Robert FUCHS (1847-1927)
Viola Sonata Op.86 (1899) [19:43]
Six Phantasy Pieces Op.117 (1927) [25:54]
Joseph JOACHIM (1831-1907)
Variations on an Original Theme Op.10 (1854) [21:40]
Antonín DVORÁK (1841-1904)
Romance Op.11 B.39 (1873-79) [12:30]
Patricia McCarty (viola)
Eric Larsen (piano)
rec. June 2007, June 2009 and June 2010, Ed Lee and Jean Campe Memorial Concert Hall, Meadowmount School of Music, Westport, NY
ASHMONT MUSIC 1012 [79:49]
The central feature of this disc is the music of Robert Fuchs (1847-1927), a composer much admired by Brahms. Yet over the years Fuchs became known more for his students — Mahler, Wolf, Enescu, Sibelius, Zemlinsky and Korngold — than for his own music, other perhaps than the Serenades, which remained popular even when they, like their composer, were seen as monumental anachronisms in post-First World War Vienna. Despite his earlier dislike of Fuchs’ popularity, Schoenberg — now on the ascendant, as Fuchs fell — arranged a relief subsidy for the ailing man.
Indeed the two were parenthetically and temporally linked. In 1899, the year Schoenberg composed Verklärte Nacht, Fuchs wrote his grand, late-Romantic Viola Sonata. Few conjunctions more graphically explore the recessional in Austro-Hungarian composition or more sharply define the ebb and flow of the old and new. Fuchs’s Sonata is a work in the direct lineage of Brahms, a sonata of high-class structural engineering, with room for plenty of interesting thematic material and plentiful, indeed bountiful exchanges between the two instruments. Both outer movements are fluent, and the music-making is always engaging. The finale in particular is a good test of ensemble, and asks for some crisp bowing from the violist — both of which tests are passed here with flying colours. Of genuine individualism, however, there is less sign. Of the kind of stamp that Fuchs left behind in those enjoyable Serenades, again, less sign.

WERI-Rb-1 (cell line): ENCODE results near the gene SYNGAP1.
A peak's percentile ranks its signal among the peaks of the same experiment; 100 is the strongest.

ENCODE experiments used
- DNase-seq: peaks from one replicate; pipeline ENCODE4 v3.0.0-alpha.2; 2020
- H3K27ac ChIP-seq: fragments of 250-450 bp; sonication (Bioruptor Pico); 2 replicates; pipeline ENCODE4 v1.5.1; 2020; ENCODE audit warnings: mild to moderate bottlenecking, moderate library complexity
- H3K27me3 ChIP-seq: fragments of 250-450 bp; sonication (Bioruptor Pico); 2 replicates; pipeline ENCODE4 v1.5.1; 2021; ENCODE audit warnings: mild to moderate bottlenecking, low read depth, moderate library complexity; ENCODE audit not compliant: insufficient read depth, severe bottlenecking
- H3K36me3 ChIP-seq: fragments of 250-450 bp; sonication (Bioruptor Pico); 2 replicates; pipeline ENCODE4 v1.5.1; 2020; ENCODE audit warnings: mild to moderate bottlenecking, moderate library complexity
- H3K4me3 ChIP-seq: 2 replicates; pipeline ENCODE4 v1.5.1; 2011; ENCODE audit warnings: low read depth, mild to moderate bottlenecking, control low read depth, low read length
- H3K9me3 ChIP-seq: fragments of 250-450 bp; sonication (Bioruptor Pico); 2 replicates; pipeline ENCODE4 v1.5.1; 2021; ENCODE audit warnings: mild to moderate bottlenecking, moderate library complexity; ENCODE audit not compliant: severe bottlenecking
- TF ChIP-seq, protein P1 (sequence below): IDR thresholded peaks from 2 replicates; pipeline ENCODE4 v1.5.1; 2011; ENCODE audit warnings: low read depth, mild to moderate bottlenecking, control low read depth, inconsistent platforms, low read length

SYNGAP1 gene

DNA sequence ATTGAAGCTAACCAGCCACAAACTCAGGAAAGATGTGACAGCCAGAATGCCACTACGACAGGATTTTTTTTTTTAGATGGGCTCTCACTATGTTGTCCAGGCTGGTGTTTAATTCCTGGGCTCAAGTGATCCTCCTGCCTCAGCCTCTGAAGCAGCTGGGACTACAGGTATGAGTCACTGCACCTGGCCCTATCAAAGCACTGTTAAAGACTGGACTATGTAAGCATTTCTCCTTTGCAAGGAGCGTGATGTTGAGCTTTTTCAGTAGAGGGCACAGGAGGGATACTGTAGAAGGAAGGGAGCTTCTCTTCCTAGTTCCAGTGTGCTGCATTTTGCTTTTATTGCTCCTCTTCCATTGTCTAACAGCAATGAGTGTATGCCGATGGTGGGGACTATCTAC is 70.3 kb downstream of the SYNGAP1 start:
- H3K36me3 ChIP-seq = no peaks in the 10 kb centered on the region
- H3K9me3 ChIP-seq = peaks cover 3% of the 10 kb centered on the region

His Six Phantasy Pieces Op.117 take us to his very last year, and in a sense to the end of the Brahms-Fuchs epoch in Austrian music-making. Fuchs’s students had flown or died, and his music had withered and was hardly played. In his last bow he produced six nostalgic character pieces, full of unforced lyricism, delicacy, and expression. They sum up, perhaps better than the Sonata, just what makes his music, whatever the prevailing aesthetic may have been, so attractive.
The two Fuchs works are bisected programmatically by Joseph Joachim’s Variations on an Original Theme Op.10 of 1854. Not only is this appropriate, as Brahms and Joachim were great friends, and Fuchs knew Joachim too, but it expands the reach of the recital. Joachim’s theme is a very beautiful one and the successive variations are variously Schumannesque, light-hearted, dramatic, melancholy and redolent of the Hungarian music that Brahms so loved. Introspection is particularly reserved for the last quarter of the twenty-two minute work. To finish we have Dvorák’s Romance, in this adaptation for viola and piano. The Czech composer was one of those who, like Fuchs, Brahms had promoted to his publisher.
Thus we come, in a sense, full circle. If a by-product of the disc is to encourage us to reflect on lineage and patronage, the core is the fine performances. Viola lovers yet to encounter Fuchs might usefully discover this disc.
Fine performances so viola lovers yet to encounter Fuchs might usefully discover this disc.
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